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People Who are Blind or Partially Sighted

There is a wide range of visual impairments. Profound blindness is the inability to distinguish fingers at a distance of three metres or less. Partial sight is the inability to distinguish fingers at the distance of six metres.

A preferred description of blind and partially sighted people is "people with sight problems".

Did You Know?

  • There are around 2 million people in the UK who are blind or partially sighted.
  • Every day over 100 people start to lose their sight.
  • Only 4% of blind people can see nothing at all.
  • Only 3% of blind people use Braille.
  • 10,000 people in Worcestershire will have a significant visual impairment and 90% will be over 60 years of age.

What can you do?

When talking to someone who has a sight problem, don't worry about looking for alternative words to "look" and "see". Blind and partially sighted people speak the same language as everybody else.

Always use the person's name, or lightly touch their arm to get their attention.

Useful Tips:

  • Don't assume what people want – Always ask!
  • Don't pat or feed a Guide Dog belonging to a blind person - they are working dogs.
  • People with white canes are not necessarily totally blind, but even partially sighted people may need help – e.g. at night, in an unfamiliar place or in low lit areas.
  • People with a white cane with red bands on it have both sight and hearing loss, as do those whose guide dog has a red and white harness
  • Identify yourself when first speaking to a blind person.
  • Do speak directly to the visually impaired person and not through a third party.
  • Stand still, so a person with partial sight can maintain eye contact with you.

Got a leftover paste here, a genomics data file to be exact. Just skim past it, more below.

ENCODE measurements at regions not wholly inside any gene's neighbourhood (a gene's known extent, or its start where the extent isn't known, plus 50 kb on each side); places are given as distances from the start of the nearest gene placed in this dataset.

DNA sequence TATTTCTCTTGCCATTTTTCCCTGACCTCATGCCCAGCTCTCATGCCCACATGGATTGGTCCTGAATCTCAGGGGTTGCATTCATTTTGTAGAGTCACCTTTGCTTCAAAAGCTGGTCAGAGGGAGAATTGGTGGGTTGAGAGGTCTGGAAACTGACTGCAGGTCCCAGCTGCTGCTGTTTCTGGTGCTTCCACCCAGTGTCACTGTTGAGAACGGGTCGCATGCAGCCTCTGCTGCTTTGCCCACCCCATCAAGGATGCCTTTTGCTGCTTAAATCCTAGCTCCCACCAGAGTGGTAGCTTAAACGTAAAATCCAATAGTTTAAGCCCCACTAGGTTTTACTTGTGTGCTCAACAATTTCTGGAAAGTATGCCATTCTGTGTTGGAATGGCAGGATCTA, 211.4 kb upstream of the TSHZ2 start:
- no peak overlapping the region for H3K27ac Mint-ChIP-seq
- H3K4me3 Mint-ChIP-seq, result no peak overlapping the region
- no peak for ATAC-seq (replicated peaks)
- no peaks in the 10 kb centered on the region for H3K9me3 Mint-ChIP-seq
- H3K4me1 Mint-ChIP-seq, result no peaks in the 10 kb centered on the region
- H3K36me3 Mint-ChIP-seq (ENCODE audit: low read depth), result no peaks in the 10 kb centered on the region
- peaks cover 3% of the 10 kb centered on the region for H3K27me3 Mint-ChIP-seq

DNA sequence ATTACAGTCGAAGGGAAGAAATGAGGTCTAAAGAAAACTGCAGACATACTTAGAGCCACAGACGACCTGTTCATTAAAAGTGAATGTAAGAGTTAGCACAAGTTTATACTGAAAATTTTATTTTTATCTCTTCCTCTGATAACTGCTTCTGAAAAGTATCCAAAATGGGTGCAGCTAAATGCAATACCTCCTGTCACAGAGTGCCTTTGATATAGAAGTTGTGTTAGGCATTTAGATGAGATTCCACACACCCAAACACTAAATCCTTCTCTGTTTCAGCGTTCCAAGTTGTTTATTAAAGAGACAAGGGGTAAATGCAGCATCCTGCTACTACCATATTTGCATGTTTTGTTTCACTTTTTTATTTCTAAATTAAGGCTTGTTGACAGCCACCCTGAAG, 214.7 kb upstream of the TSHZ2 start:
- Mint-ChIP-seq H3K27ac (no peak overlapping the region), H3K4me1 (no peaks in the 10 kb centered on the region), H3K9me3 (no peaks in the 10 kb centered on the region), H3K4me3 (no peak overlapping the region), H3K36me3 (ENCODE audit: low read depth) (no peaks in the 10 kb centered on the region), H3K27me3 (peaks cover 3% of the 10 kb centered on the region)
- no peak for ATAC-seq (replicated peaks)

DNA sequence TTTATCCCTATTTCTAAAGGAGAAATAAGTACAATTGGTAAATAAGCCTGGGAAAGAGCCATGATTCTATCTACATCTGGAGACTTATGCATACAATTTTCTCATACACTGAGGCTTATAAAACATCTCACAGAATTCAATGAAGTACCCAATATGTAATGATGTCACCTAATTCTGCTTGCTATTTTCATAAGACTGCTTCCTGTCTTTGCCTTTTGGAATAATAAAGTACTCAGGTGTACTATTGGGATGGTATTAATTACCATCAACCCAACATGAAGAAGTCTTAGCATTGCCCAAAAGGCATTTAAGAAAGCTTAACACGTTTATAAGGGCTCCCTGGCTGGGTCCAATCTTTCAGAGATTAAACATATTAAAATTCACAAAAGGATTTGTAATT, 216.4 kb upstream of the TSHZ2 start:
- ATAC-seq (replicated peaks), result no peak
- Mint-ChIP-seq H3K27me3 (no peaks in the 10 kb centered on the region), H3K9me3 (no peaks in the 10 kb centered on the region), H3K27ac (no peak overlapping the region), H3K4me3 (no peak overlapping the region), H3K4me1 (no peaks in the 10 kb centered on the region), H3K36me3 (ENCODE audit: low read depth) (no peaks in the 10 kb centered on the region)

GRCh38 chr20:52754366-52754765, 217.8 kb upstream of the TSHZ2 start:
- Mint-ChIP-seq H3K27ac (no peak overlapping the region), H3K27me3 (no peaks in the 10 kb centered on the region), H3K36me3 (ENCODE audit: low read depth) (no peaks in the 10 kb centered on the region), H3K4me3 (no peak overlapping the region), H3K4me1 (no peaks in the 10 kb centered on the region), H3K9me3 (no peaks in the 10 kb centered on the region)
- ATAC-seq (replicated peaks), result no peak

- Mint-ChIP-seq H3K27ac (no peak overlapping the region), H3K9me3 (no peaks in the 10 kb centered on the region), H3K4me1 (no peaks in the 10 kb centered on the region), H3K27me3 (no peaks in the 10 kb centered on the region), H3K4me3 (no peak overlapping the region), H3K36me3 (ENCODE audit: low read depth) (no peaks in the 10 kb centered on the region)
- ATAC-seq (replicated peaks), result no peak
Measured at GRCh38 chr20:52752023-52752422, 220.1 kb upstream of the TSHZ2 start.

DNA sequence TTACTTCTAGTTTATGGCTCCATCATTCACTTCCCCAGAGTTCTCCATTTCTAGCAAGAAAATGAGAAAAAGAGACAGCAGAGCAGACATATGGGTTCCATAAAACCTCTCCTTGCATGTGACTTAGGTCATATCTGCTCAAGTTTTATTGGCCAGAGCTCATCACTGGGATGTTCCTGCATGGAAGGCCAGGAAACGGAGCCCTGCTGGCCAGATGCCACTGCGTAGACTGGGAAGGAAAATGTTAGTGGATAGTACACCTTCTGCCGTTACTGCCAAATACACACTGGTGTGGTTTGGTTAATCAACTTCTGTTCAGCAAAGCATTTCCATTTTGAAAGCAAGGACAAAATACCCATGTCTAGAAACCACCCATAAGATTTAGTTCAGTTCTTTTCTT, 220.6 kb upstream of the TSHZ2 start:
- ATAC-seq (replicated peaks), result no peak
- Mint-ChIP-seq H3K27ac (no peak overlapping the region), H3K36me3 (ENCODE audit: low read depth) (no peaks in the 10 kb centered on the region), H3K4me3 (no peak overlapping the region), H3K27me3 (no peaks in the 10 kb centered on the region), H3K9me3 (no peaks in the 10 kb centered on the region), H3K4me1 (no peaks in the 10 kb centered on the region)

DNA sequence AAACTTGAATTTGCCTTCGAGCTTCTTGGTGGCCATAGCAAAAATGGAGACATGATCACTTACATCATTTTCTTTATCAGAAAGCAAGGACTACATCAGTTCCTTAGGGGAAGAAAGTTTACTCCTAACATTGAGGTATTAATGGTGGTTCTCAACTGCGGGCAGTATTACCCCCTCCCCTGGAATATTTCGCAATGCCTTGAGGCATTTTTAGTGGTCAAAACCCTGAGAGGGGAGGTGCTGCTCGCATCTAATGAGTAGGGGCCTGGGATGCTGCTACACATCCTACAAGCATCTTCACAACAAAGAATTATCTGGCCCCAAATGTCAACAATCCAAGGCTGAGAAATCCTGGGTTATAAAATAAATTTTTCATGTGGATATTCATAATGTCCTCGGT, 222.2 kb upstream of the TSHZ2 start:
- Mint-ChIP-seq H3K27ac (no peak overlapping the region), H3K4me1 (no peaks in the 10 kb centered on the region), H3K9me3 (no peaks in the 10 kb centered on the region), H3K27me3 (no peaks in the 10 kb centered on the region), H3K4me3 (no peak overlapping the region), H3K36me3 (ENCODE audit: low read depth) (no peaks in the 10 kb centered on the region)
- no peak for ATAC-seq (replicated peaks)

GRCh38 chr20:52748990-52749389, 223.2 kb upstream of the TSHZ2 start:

• If guiding someone, allow them to hold your arm, rather than vice versa, so they are in control – if totally blind, you will need to offer assistance verbally.
  • Do not leave their company without telling them.
  • Keep floors and aisles clear of clutter and hazards – don't move furniture unnecessarily, tell them if you do.
  • Use conversation informing them of where items have been placed, e.g. cup in front of you, to your left etc.
  • Inform them of the layout of the room they are in and who else is there if they want to know.

Methods of Communication for People with Visual Impairments

Contact Us

Worcestershire Association for the Blind
Bradbury Centre
2 Sansome Walk

Telephone: 01905 723245


This Information can be made available in other languages (including British Sign Language) and alternative formats (large print, audio tape, computer disk and Braille) on request from Corporate Diversity Manager on 01905 766225 or email

Further Information

In this section

More Information

See also in our website

External websites

  • RNIB
    The UK's leading charity offering information, support and advice to almost two million people with sight loss.
  • Action for Blind People
    A national charity with local reach, providing practical help and support to blind and partially sighted people of all ages.
We are not responsible for the content of external sites. Read more

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This page was last reviewed 29 May 2013 at 15:01.
The page is next due for review 25 November 2014.